Investing, like many aspects of our lives in 2017, has become global. We buy cars designed in Japan, manufactured in Mexico, and sold in the US. We buy countless goods from Amazon, based in Seattle, that say ‘Made in China’. To top it all off, air travel and internet connection has shrunk the world in ways that Ferdinand Magellan could never have imagined.
None of the above statements are surprising. And, yet, the idea of investing in international stocks or ’emerging markets’ still seems foreign to many people. So what exactly is this investment that has driven a good portion of the recent growth in our client portfolios?
Our work with clients involves careful attention to investment diversification, not only between stocks and bonds, but also between countries and regions…
Why do I need to invest abroad? Aren’t there enough good companies in the US?
Our work with clients involves careful attention to investment diversification, not only between stocks and bonds but also between countries and regions that behave differently and offer unique risks and growth opportunities. While cash acts as a ballast in difficult markets, higher risk/reward areas like emerging market stocks and bonds can be growth engines of the portfolio due to higher overall economic growth rates in those regions.
Due to lower valuations and therefore perceived opportunity, we began emphasizing emerging markets in our client portfolios a little more than a year ago and increased them to an overweight in December 2016. Year to date they have been the largest driver of growth in most client portfolios with the index up 27.2% through the end of Q3, and it’s worth noting that both of our core EM funds have outpaced the index this year.
What does ’emerging market’ mean?
The term ’emerging markets’ was originally coined at the World Bank in 1981.1 It was, quite simply, a marketing ploy – really, a less offensive way to attract investment to countries then described as ‘third world’. MSCI’s Emerging Markets Index, launched in 1988, initially consisted of 10 countries representing less than 1% of world stock market capitalization. Times have changed though, and today it includes 24 countries representing 10% of world stock market capitalization.2
Some of the 24 countries are further along in their political, economic and financial development; others are still working to build stable systems. Their shared characteristic is a higher rate of economic growth, and often a shift from agrarian or commodity-based economies to more consumer-driven and industrial economies.
What kinds of countries or companies am I invested in?
There is an old investing adage that Wall Street is “not a stock market, but rather is a market of stocks”. This tries to remind us that each company has its own balance of opportunities and risks; that diversity is the basis of most stock market headlines. The same is true in the list of emerging market countries, which is geographically diverse, have different languages, political systems, cultures, and histories. They range from the giant economies and landmasses of China and India to the geographically smaller but growing economies of Chile and Peru.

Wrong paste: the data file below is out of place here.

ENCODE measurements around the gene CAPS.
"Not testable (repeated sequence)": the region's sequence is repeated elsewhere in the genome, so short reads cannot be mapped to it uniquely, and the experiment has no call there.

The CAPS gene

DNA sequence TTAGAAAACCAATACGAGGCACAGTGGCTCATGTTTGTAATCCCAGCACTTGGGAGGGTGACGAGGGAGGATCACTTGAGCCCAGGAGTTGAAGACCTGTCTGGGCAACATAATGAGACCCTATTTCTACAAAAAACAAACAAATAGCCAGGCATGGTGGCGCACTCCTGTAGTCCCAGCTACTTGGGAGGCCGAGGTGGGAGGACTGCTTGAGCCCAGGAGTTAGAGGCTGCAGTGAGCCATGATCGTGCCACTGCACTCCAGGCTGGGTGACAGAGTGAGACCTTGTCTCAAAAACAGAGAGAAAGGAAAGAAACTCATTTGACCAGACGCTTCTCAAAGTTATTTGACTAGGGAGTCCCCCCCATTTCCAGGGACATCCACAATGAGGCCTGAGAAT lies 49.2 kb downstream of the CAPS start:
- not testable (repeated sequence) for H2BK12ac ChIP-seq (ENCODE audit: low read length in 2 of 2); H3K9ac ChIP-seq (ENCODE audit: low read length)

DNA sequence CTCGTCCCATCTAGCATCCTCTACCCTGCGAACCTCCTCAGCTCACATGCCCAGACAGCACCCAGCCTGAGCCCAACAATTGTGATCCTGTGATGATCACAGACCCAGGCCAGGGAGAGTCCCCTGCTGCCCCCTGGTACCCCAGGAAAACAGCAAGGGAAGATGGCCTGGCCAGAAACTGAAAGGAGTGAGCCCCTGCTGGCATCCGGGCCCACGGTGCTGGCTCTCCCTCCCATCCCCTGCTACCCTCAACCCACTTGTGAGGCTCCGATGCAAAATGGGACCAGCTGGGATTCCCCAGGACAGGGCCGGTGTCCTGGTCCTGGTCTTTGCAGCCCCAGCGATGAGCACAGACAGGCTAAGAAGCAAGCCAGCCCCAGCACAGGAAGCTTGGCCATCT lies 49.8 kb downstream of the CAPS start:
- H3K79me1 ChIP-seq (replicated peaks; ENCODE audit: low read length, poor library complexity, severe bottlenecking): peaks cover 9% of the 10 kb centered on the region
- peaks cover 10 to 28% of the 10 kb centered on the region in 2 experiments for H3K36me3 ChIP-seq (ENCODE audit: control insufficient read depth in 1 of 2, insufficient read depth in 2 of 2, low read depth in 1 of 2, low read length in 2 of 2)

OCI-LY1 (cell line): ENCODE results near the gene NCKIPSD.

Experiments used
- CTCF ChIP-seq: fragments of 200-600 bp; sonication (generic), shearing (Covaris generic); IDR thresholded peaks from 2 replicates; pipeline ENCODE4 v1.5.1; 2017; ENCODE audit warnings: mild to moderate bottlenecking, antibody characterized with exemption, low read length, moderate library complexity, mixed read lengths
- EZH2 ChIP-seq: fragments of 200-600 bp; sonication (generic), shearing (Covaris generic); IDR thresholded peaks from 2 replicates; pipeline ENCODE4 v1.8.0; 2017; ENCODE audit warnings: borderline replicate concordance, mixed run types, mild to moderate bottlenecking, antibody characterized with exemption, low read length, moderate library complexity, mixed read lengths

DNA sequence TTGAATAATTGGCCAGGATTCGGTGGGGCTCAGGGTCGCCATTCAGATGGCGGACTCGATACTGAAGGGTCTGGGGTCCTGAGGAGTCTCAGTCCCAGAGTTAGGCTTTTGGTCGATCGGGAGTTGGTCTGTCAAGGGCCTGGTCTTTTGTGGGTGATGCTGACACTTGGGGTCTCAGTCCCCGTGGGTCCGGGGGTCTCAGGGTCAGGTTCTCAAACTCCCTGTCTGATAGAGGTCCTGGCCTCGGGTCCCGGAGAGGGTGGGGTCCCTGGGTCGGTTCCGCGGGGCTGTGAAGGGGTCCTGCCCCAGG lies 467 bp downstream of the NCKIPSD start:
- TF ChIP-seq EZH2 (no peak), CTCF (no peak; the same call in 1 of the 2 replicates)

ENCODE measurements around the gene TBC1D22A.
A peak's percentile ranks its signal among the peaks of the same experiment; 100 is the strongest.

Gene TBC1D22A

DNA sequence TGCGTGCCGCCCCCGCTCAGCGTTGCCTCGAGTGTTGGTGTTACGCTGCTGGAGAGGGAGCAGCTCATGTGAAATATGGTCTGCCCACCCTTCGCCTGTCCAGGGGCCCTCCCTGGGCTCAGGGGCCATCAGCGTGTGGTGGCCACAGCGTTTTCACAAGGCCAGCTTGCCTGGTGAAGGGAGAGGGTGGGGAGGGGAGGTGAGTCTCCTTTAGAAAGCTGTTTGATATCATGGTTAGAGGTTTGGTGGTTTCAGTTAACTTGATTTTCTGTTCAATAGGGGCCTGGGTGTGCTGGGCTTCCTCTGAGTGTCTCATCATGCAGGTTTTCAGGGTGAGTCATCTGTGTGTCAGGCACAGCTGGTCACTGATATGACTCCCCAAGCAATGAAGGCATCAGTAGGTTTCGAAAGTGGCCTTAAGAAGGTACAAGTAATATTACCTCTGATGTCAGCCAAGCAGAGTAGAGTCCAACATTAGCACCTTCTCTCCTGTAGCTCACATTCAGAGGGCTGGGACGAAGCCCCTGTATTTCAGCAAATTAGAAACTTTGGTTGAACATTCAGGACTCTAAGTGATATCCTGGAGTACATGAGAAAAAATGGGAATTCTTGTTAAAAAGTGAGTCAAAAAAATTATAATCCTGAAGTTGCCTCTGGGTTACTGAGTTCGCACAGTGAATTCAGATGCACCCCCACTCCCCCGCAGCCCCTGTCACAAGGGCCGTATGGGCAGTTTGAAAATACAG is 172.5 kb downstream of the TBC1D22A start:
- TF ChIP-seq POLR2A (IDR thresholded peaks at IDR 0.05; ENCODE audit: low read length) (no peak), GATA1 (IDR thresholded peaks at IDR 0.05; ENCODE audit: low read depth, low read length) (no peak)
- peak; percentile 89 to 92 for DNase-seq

The phrase ’emerging market’ evokes images of underdeveloped destinations that might be the focus of one of Anthony Bourdain’s culinary adventures.
Global companies can make this distinction blurry at best. Samsung Electronics, which is owned inside our core EM fund, is a South Korean company based on the location of its headquarters and South Korea is categorized as an emerging market economy. Just over 62% of the company’s revenue comes from developed economies, however; only 31% of its revenue comes from emerging markets. Apple, of Cupertino, California, has nearly an identical revenue mix: 62% comes from developed economies, and 32% from emerging economies.3
The phrase ‘emerging market’ evokes images of underdeveloped destinations that might be the focus of one of Anthony Bourdain’s culinary adventures. However, the types of companies we own in these markets range from a healthcare firm in the United Arab Emirates that focuses on IVF and the growing fertility market internationally, to the Chinese firm Tencent that focuses on mobile gaming and advertising to a growing consumer base in China and has grown at an impressive rate this year. These are modern companies for the modern investor, and we feel provide good opportunity with reasonable risk.
For our clients that have elected some degree of progressive screening in their investment portfolio, we use a manager that takes into account environmental and governance factors when selecting companies, since many of these developing economies don’t have the same labor laws or environmental regulations that we see here in the United States.
We’ll conclude as we started, with a nod to diversification. Emerging markets stocks currently represent 6-7% of our typical client portfolio because they allow our clients to participate in faster growth outside the United States, and simultaneously help reduce overall portfolio volatility as an asset class that behaves differently at different times.
As always, we are grateful for the trust our clients put in us, and are happy to have a more in-depth conversation with any one of you or anyone in your communities.
This is a general assessment of client portfolios and does not reflect the specific circumstance of every client.
3. Source FactSet. Revenue figures based on 2016 data.